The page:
The seller in a real estate transaction also pays a real estate brokerage fee if applicable, their 2% half of the 4% transfer tax, plus any applicable capital gains tax.  For the sale of properties that the owner purchased on 1 July 2007, or more recently, the capital gains tax is 12%, calculated and paid in pesos, but adjusted for inflation.  For the sale of properties that the owner purchased prior to 1 July 2007, the seller has the option of choosing the 12% capital gains calculation as shown above, or paying 1.8% of the total sale amount.

 

FINANCING

 

Developers and property owners often can provide financing, but generally short term.  In particular, owners might agree to more than one lump sum payment over a couple years.

 

Bank financing for foreigners is rare, and almost non-existent for non-residents.

 

Uruguayan Spanish Real Estate Glossary

Sale & Rental General Terms

  • Inmobiliaria:  Real Estate Agency

  • Propietario:  Owner

  • Inquilino:  Tenant

  • Oferta:  Offer

  • Negociación:  Negotiation

  • Reserva:  Reservation (holding the property with a deposit)

  • Seña:  Deposit (earnest money to secure a deal)

  • Entrega:  Delivery (handover of keys upon purchase/rental)

  • Plazo:  Term (duration of lease agreement)

  • Garantía:  Guarantee

  • Ley de Alquileres:  Rental Law

Property Description:

  • Casa Quinta:  Country House (house with significant surrounding land)

  • Dúplex:  Duplex (two-unit dwelling with separate entrances)

  • Triplex: Triplex (three-unit dwelling with separate entrances)

  • Monoambiente:  Studio Apartment (single room with combined living and sleeping area)

  • Planta Baja:  Ground Floor

  • Planta Alta:  Upper Floor

  • Superficie Cubierta:  Covered Area (including balconies and patios)

  • Superficie Total:  Total Area (land and covered area)

  • Amenities:  Amenities (building features like a pool, gym, or laundry room)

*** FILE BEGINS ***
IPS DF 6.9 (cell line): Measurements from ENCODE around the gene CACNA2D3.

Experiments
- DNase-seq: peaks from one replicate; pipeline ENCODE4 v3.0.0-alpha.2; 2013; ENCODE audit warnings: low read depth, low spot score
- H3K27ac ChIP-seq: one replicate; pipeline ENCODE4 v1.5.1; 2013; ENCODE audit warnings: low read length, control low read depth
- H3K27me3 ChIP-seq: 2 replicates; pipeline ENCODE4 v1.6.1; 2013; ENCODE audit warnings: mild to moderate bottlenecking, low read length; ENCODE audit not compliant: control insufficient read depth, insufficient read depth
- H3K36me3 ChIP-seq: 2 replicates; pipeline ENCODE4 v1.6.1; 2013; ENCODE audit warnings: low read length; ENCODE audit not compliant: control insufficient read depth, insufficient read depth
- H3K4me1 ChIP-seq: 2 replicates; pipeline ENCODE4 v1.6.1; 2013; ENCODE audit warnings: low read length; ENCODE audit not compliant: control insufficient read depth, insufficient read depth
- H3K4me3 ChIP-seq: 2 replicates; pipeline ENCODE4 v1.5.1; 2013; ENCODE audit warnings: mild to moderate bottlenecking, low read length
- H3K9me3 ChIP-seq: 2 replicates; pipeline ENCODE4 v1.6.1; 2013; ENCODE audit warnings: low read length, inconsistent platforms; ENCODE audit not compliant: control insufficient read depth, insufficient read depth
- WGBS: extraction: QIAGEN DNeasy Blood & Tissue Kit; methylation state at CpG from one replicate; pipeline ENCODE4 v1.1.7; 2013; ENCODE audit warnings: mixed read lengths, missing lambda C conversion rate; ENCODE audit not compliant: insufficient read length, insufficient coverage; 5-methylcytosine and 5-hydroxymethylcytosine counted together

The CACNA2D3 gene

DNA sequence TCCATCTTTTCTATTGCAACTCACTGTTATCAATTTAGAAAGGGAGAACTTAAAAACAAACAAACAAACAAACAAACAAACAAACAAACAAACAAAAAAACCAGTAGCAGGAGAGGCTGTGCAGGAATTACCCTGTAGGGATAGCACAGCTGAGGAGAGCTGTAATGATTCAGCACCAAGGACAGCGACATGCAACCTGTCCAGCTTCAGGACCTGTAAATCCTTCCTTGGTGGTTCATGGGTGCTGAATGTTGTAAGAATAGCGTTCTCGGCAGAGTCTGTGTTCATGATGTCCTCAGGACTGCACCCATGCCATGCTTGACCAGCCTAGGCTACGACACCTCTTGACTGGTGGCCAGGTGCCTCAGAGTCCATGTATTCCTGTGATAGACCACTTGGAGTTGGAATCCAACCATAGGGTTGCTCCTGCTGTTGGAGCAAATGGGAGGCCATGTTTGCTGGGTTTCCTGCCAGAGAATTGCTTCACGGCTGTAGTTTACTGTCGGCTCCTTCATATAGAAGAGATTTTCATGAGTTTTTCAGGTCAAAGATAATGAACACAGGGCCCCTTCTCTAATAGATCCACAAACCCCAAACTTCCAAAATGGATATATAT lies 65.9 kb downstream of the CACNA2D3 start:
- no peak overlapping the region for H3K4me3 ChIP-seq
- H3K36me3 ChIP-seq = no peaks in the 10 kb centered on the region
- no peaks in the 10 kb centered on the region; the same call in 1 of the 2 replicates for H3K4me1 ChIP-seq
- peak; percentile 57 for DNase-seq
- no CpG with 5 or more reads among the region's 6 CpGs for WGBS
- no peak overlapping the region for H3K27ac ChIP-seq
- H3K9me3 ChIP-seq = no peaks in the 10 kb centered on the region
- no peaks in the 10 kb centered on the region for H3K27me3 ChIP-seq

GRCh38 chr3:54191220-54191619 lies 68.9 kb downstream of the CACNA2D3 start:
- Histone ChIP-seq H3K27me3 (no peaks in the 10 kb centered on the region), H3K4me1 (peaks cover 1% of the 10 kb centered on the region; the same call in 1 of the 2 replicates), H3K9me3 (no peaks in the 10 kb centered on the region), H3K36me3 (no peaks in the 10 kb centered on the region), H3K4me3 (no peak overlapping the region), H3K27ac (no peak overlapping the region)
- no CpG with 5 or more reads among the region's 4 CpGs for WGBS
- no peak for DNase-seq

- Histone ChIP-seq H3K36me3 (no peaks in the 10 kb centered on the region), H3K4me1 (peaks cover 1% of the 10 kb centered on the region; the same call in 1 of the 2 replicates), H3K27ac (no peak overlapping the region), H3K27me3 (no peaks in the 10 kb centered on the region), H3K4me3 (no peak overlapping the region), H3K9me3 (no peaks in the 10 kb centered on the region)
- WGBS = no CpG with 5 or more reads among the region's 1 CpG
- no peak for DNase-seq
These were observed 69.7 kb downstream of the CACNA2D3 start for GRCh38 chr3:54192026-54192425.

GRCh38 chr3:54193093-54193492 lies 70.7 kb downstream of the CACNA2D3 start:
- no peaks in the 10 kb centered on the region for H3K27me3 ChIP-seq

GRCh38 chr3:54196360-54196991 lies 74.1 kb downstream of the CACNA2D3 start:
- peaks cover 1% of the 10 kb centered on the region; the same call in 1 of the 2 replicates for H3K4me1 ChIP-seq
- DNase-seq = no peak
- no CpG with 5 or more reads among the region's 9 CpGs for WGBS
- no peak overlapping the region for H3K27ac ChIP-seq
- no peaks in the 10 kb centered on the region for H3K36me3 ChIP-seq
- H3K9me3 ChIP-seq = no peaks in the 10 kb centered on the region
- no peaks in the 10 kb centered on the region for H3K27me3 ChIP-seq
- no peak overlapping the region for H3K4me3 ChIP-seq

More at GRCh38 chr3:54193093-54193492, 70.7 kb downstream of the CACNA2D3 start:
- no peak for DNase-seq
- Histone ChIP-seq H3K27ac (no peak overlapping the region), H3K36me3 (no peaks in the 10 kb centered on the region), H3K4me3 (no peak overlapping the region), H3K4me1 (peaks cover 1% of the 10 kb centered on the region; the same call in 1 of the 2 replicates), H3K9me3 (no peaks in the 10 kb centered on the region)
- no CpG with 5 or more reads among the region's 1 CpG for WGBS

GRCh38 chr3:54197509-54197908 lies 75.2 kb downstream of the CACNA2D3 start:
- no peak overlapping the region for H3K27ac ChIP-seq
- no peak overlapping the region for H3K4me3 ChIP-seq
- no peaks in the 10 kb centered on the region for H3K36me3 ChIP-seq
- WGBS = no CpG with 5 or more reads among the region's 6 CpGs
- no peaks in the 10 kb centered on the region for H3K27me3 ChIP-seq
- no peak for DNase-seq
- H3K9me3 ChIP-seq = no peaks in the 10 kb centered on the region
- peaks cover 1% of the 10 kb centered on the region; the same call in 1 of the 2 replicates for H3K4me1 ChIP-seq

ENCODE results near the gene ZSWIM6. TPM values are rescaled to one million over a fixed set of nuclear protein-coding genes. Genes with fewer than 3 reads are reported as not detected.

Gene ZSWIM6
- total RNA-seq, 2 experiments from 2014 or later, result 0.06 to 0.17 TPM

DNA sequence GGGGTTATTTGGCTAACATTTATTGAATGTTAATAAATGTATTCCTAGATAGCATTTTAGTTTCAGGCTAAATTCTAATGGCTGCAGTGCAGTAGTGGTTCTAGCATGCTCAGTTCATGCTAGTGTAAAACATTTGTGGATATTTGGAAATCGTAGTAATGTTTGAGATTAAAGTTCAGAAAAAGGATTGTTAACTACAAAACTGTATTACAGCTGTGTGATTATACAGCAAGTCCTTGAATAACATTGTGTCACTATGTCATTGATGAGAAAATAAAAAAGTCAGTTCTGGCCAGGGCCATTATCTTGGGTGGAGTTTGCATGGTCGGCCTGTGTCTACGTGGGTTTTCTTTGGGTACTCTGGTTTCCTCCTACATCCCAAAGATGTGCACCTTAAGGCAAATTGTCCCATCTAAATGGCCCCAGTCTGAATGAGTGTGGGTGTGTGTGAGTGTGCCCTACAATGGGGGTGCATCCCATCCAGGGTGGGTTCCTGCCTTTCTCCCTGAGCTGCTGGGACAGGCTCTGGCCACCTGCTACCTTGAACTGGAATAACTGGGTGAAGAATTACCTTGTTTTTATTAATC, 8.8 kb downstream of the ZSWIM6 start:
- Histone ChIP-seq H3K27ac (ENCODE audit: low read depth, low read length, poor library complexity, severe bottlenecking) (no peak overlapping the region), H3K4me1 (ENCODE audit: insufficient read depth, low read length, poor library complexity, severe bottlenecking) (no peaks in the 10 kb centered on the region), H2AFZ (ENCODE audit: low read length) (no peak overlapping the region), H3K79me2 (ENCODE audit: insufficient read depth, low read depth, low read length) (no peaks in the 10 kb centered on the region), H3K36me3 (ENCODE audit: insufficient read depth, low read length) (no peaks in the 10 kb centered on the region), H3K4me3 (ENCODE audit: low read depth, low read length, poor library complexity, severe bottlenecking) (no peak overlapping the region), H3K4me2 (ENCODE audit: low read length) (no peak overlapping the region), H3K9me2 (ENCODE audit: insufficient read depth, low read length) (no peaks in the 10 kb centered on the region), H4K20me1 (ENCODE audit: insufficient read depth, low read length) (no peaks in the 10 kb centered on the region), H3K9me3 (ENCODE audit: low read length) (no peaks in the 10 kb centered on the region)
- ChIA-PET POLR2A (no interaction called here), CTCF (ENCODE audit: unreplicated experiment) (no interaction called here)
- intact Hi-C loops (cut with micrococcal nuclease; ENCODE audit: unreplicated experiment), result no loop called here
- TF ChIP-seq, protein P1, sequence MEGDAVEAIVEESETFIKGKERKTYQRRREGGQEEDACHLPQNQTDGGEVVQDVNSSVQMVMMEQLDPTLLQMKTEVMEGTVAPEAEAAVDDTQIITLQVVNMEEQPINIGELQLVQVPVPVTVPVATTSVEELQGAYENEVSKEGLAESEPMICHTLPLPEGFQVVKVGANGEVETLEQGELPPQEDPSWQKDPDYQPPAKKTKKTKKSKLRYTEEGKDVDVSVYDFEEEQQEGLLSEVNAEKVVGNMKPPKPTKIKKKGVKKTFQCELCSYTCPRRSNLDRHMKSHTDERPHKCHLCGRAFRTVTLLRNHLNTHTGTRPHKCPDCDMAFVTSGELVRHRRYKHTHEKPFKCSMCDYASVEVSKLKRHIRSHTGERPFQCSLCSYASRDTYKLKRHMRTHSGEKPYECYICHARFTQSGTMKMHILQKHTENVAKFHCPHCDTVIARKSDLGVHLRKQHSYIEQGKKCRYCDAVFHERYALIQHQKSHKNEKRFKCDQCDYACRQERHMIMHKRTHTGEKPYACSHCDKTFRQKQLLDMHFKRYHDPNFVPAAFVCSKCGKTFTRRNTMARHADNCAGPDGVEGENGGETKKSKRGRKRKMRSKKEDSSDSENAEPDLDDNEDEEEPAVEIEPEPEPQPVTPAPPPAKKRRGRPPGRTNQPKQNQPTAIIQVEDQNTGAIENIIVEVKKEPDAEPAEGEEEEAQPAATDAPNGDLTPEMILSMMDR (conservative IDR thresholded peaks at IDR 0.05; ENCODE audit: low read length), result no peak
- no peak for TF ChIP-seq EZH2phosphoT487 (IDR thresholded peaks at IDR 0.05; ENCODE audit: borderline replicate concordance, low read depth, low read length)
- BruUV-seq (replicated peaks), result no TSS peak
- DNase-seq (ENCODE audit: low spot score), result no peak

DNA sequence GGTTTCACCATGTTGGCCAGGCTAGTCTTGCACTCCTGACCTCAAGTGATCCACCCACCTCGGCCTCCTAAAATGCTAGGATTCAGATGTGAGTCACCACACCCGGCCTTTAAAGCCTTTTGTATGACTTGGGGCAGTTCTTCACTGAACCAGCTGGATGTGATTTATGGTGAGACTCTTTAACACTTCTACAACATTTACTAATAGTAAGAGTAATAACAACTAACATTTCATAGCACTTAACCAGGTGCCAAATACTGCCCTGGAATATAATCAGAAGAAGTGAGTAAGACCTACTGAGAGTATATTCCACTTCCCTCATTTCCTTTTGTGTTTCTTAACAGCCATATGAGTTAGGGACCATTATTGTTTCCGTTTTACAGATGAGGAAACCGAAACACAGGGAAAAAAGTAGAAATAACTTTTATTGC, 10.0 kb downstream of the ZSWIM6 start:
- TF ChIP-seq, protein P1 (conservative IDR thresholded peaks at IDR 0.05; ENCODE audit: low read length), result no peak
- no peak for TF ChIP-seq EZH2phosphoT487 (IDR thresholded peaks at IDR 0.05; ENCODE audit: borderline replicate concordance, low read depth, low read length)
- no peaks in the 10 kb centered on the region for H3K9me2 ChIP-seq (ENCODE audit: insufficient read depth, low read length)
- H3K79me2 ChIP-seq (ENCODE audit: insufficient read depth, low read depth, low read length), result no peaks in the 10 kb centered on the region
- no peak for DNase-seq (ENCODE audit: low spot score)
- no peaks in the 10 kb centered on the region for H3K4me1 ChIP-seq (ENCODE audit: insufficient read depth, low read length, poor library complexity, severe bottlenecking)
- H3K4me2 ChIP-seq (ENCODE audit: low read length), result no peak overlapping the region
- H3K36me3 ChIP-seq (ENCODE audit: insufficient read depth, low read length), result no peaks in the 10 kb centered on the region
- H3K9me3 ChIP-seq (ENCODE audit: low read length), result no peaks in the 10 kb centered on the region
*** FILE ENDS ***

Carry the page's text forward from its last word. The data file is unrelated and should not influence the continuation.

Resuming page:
• Antigüedad:  Age (of the property)

  • Año de Construcción:  Year of construction

  • Orientación:  Orientation (cardinal direction the property faces)

  • Luminosidad:  Brightness

  • Vista:  View

  • Barbacoa:  Barbecue Area

  • Parrillero:  Grill

  • M² edificados:  Built-up Area (indoor living space)

  • M² del terreno:  Land Area (total property size including outdoors)

  • Plantas:  Floors (number of levels in the property)

  • Barrio Privado:  Gated Community

  • Cantidad de Pesos:  Price (in Uruguayan pesos)

  • Contrato Minimo:  Minimum Lease Term (shortest period allowed for the rental)

  • Título de Propiedad:  Property Title (official document proving ownership)

  • Estado:  Condition (of the property)

  • M² de terraza:  Terrace Area (outdoor space on the roof or upper floor)

  • Año de Construcción:  Construction Year (when the property was built)

  • Sobre:  About or "on top of" or more than (used in descriptions, e.g., "Sobre 100 m²")

  • Vivienda Social:  Social Housing (government-subsidized housing)

  • Dormitorio de servicio:  Service Bedroom (small bedroom for domestic staff)

  • Lavadero:  Laundry Room

  • WiFi:  WiFi (availability of wireless internet)

Rental Specific

  • Garantía Cisnara:  A Uruguayan rental guarantee insurance product

  • Expensas Comunes:  Common Expenses (more detailed than Gastos Comunes, can include utilities, building maintenance, and security)

  • Exoneración de Alquiler:  Rental Exemption (tax benefit for landlords)

  • Garantía Propietaria:  Property Guarantee (using a property as security for the rental)

  • Aval:  Guarantor (someone who guarantees the tenant's rent payment)

  • Desalojo:  Eviction

 

Sale Specific

  • Boleto de Seña:  Deposit Agreement

  • Escritura Pública:  Public Deed (official document registered with the government)

  • Escribano:  Notary Public

  • Catastro:  Land Registry

  • Valor Catastral:  Cadastral Value (government assigned property value for tax purposes, spelled both Catastral and Cadastral)

  • Plusvalía Municipal:  Municipal Capital Gains Tax (separate from national Plusvalía)

  • Contribución Inmobiliaria:  Property Tax

  • Gastos de Escrituración:  Deed Expenses (fees associated with registering the deed)

  • Comisión Inmobiliaria:  Real Estate Agent Commission

 

Additional Terms

  • Ascensor Principal:  Main Elevator

  • Ascensor de Servicio:  Service Elevator

  • Vigilancia 24 Horas:  24-Hour Security

  • Calefacción Central:  Central Heating

  • Aire Acondicionado:  Air Conditioning

  • Gastos de Ocupación:  Occupancy Costs (may include utilities and building maintenance)

  • Expensas Extraordinarias:  Extraordinary Expenses (one-time building maintenance costs)

  • Salón de Usos Múltiples (SUM):  Multipurpose Room

  • Gastos de Publicación:  Listing Costs (costs associated with advertising the property)